Manifolds, Manolos, and Manure
Our rodeo drill season has come to a close. As we hang up our chaps for the winter, it’s important to take inventory. After over a year off for an injury, our big red grumpy dragon again graced an arena. With my blue-eyed girl in tow, he ran a sweep. Pinwheeled. Barrel turned. And rolled back into a flying v. If you had asked us a year ago if we thought he would make it back for the 2023 season, we would’ve told you no. This is a win.
His younger brother, on the other hand, graced eight arenas. From the Blain’s Farm and Fleet Coliseum and HW Brand Arena at the largest horse fair in America to a professional rodeo circuit pen and finally to one of my favorite fall fests. He ran four different spots and ended the season leading the cloverleaf. Windows. One-armed pinwheel. Mini-sweep. The diagonal across the arena. And the race out of the arena gate. This is a win.
If you had asked me when we first brought him home if I thought I’d let him run rein-free in a mini-sweep with the crowd on one side and the music belting out the chorus of “Light ‘Em Up” by Fall Out Boy, I would’ve laughed. He also raced rein-free down the rail as Shania Twain crooned out “Giddy Up” but that was because I had to fix my hat. This is a win.
This year, he overcame his fear of cattle. Bucking chutes. And bulls. He stood nose to nose with a steer at the Stephenson County Fair. And demonstrated his roll-back skills at a sorting clinic. As a team we joked that after this year our ‘green’ horses are actually a shade of ‘yellow.’ Not quite finished. Not quite a newbie. A delicious, crazy stage in between. This is a win.
My blue-eyed girl joined drill in 2018 as a fill-in. At the time we were leasing our trainer’s buckskin, “Lady.” She officially earned herself a spot in 2019 a top of our big red grumpy dragon. This year marked her fifth season and the season she earned her “whistle.” The rider responsible for carrying the whistle in drill has to “see” the entire arena and know where each rider is. They’re responsible for signaling the next move. Ensuring that timing is correct. And making split-second decisions if a move needs to be extended or shortened. For many this is a coveted spot since it’s usually reserved for the most senior, seasoned rider. This is a win.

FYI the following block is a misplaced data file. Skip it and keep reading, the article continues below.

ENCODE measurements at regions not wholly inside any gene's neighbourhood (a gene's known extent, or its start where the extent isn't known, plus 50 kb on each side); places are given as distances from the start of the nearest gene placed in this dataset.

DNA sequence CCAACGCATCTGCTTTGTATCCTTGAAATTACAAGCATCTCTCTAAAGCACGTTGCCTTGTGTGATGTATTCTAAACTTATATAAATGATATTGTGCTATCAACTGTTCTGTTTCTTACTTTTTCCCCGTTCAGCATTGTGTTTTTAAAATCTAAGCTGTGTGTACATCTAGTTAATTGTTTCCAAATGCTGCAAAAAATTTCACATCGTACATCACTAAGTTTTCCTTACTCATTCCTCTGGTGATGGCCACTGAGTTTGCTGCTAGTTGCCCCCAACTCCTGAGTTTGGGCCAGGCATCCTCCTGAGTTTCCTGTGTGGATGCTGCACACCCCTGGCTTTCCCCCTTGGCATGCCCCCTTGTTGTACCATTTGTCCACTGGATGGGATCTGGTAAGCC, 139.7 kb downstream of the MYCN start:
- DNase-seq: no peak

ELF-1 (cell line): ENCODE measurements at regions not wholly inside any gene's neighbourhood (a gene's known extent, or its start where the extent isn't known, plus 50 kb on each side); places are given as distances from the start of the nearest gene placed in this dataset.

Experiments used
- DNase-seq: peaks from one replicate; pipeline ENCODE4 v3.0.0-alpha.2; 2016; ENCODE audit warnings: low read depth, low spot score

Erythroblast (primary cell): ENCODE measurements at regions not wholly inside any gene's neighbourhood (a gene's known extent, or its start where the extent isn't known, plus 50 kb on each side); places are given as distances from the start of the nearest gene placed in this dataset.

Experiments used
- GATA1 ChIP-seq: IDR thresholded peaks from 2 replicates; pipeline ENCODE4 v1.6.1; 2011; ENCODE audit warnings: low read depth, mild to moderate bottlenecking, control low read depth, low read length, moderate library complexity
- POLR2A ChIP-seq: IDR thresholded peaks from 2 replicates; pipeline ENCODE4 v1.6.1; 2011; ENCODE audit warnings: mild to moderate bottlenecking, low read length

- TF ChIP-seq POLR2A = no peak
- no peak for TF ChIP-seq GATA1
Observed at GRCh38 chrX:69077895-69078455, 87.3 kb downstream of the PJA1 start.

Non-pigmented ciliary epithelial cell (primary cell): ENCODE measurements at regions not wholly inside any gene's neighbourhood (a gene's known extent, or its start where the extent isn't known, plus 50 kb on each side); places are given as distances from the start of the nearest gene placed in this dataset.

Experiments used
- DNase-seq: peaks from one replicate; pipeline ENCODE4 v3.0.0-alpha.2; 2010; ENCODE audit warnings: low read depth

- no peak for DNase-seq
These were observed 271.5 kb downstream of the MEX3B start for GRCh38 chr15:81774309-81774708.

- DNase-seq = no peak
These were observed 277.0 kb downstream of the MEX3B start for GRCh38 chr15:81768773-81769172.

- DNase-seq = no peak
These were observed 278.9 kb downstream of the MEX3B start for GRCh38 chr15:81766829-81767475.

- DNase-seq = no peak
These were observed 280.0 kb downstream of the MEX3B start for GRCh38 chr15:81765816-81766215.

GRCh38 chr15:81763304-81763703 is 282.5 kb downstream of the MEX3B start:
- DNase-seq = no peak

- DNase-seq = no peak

A semi-well-hidden secret is that this spring we welcomed another horse to the zoo. A little horse is more accurate. “Fritz” barely tops the ruler at 34 inches. In addition to four of the tiniest hooves I’ve ever seen, he boasts a wild mane. One blue and one bi-colored eye. And a stripe that crookedly runs down his face and makes his lip look lopsided. “Fritz” comes at a run to his name, scurries to the gate when grandma arrives, and despises needles with a healthy passion. To that end, every time we handle him, we poke him with a finger. Hoof pick. Spoon. Measuring scoop. Basically, anything we have in our hands. This fall he nearly stood like a gentleman for shots. This is a win.
This winter my blue-eyed girl will officially earn her red hat. Her chaps. And red glitter. No longer will she watch rodeos or be gate crew. Instead, she’ll line up. Race through the alley with her flag dipped just enough not to catch the top support. Run a rodeo pen. Stand for the National Anthem. And race out of the arena before turning back to give it one last look. All to do it over again. This is a win.
As we hang up our chaps it’s important to take a minute to be proud of just how far everyone has come.